Unlike previous studies on transport emissions, this one looks beyond what is emitted by different types of car, train, bus or plane while their engines are running and includes emissions from building and maintaining the vehicles and their infrastructure, as well as generating the fuel to run them.
Including these additional sources of pollution more than doubles the greenhouse gas emissions of train travel.
The emissions generated by car travel increase by nearly one third when manufacturing and infrastructure are taken into account.
In comparison to cars on roads and trains on tracks, air travel requires little infrastructure. As a result, full life-cycle emissions are between 10 and 20 per cent higher than 'tailpipe' emissions.
According to a report in New Scientist, Mikhail Chester and Arpad Horvath of the University of California, Berkeley, included in their calculations data on the 'life expectancy' of each component of each mode of transportation, such as the tracks used by a train and the airports used by aircraft.
They calculated the total 'travel kilometers' each component allows and how many tonnes of greenhouse gases were emitted to build and maintain each component.
This allowed them to calculate the component's emissions per kilometre travelled, for each mode of transport per kilometre for each traveller on board.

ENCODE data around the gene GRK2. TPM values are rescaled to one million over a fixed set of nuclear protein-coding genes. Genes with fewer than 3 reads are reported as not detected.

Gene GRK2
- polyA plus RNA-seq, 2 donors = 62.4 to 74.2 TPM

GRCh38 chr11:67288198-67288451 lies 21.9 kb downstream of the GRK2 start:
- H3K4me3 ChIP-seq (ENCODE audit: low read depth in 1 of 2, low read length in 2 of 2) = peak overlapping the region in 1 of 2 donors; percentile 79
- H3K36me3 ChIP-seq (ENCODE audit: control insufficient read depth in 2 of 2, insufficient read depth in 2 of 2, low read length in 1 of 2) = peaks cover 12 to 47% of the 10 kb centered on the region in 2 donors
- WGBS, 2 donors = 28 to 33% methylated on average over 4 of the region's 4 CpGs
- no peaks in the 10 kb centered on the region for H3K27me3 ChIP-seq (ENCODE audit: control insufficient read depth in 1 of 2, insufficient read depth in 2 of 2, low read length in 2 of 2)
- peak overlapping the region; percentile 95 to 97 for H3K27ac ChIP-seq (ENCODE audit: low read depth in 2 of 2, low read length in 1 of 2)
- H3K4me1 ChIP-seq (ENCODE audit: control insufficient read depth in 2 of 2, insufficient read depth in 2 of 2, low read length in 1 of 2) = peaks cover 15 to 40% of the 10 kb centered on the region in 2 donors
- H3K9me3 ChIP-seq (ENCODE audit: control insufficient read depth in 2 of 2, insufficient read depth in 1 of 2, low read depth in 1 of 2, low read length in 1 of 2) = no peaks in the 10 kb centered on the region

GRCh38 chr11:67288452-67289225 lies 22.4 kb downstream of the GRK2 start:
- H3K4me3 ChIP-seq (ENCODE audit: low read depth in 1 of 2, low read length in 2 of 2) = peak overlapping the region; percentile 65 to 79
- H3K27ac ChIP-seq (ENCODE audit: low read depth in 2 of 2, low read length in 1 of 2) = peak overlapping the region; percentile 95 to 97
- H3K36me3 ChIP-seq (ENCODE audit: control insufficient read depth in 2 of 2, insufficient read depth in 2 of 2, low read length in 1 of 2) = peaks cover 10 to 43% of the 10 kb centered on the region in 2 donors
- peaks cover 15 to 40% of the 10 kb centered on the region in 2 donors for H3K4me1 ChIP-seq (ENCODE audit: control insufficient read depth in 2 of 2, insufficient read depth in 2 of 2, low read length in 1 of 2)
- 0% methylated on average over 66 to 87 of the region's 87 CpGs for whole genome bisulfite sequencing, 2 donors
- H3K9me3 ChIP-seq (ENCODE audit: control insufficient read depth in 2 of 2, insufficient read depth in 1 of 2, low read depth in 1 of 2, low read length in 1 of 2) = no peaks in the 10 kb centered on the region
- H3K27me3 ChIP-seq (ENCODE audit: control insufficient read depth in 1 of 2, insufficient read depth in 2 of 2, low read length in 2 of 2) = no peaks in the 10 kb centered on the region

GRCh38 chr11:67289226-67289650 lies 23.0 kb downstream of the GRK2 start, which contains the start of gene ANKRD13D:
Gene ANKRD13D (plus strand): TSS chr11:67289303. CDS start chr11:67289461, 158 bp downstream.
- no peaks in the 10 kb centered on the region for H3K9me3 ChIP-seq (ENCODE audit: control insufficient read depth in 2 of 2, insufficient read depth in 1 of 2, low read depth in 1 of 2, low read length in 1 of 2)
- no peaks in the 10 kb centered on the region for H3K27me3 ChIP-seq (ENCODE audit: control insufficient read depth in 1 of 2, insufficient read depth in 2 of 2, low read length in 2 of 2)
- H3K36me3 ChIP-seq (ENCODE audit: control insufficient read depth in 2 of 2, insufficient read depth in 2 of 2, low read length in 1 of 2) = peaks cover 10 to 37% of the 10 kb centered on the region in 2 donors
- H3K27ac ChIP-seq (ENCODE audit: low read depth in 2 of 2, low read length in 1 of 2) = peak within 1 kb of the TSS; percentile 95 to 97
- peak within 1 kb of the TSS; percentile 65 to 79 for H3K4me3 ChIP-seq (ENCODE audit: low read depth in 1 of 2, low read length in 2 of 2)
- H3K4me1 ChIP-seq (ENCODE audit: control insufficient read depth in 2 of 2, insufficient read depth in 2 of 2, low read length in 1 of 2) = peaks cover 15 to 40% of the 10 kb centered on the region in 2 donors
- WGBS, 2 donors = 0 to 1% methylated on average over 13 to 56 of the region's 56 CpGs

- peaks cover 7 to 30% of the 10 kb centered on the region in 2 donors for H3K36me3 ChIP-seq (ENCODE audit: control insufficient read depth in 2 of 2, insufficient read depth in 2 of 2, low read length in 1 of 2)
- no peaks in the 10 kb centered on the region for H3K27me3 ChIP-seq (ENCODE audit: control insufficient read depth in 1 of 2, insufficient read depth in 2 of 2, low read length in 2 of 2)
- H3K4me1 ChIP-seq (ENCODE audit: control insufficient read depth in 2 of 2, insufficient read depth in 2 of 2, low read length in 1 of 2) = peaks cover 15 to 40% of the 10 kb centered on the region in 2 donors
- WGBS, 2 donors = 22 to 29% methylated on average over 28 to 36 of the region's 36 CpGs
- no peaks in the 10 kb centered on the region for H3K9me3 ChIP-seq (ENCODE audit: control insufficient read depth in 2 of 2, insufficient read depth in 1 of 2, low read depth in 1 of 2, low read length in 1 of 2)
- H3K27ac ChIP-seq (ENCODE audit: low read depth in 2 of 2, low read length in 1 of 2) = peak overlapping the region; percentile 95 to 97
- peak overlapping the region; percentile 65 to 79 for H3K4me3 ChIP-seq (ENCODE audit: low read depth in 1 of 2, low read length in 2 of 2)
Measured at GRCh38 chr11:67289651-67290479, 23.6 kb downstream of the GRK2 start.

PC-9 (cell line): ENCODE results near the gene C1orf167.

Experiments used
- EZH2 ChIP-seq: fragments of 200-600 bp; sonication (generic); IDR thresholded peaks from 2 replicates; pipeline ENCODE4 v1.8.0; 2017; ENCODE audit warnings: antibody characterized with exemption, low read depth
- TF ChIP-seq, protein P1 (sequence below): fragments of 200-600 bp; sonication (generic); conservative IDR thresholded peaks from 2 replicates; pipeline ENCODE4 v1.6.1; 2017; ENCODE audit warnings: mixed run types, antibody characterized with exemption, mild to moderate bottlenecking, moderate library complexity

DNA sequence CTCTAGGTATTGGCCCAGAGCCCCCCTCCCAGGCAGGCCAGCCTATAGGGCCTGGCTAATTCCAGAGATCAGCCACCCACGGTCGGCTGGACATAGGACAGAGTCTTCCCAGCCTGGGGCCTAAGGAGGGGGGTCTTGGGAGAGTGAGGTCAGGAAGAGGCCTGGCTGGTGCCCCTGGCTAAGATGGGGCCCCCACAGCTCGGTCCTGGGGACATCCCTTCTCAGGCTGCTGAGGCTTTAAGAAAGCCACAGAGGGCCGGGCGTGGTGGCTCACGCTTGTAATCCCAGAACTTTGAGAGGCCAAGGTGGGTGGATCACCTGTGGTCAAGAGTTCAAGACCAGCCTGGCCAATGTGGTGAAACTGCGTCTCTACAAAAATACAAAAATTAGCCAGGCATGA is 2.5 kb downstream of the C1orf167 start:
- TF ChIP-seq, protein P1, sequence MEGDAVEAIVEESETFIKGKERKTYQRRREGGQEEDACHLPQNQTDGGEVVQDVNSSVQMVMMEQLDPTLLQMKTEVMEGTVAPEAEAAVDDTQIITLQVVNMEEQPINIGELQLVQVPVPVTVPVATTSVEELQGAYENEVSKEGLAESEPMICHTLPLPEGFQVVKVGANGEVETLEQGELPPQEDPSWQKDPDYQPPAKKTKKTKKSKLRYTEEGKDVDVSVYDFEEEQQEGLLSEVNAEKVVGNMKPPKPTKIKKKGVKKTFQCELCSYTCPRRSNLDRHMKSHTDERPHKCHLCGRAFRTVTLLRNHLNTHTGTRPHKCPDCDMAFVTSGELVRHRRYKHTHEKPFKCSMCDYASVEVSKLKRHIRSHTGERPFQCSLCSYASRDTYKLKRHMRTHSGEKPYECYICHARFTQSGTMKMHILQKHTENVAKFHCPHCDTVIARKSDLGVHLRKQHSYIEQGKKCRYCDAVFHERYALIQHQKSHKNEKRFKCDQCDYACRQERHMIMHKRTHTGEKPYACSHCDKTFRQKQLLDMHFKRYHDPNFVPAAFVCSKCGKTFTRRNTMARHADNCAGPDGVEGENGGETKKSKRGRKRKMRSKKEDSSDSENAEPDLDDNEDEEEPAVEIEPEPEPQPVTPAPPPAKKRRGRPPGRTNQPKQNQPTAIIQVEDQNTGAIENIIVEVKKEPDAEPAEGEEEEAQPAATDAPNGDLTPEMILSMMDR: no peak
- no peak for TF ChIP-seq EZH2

Cars emitted more than any other form of transport with the notable exception of off-peak buses, which often carry few passengers.
Passengers on the Boston light rail, an electric commuter train, were found to emit as much or marginally more than those on mid-size and large aircraft. This is because burning fossil fuels generates 82 per cent of electricity in Massachusetts.
More than half of the life-cycle emissions from rail come not from the engines' exhausts, but infrastructure development, such as station building and track laying, and providing power to stations, lit parking lots and escalators.
"Any government considering expanding its rail network should take into account the emissions it will generate in doing so," Chester said.
"New rail systems should serve as links to other transit modes, as is often the case in Europe and Japan," he added.
"We should avoid building rail systems that are disconnected from major population areas and require car trips and parking to access," he explained.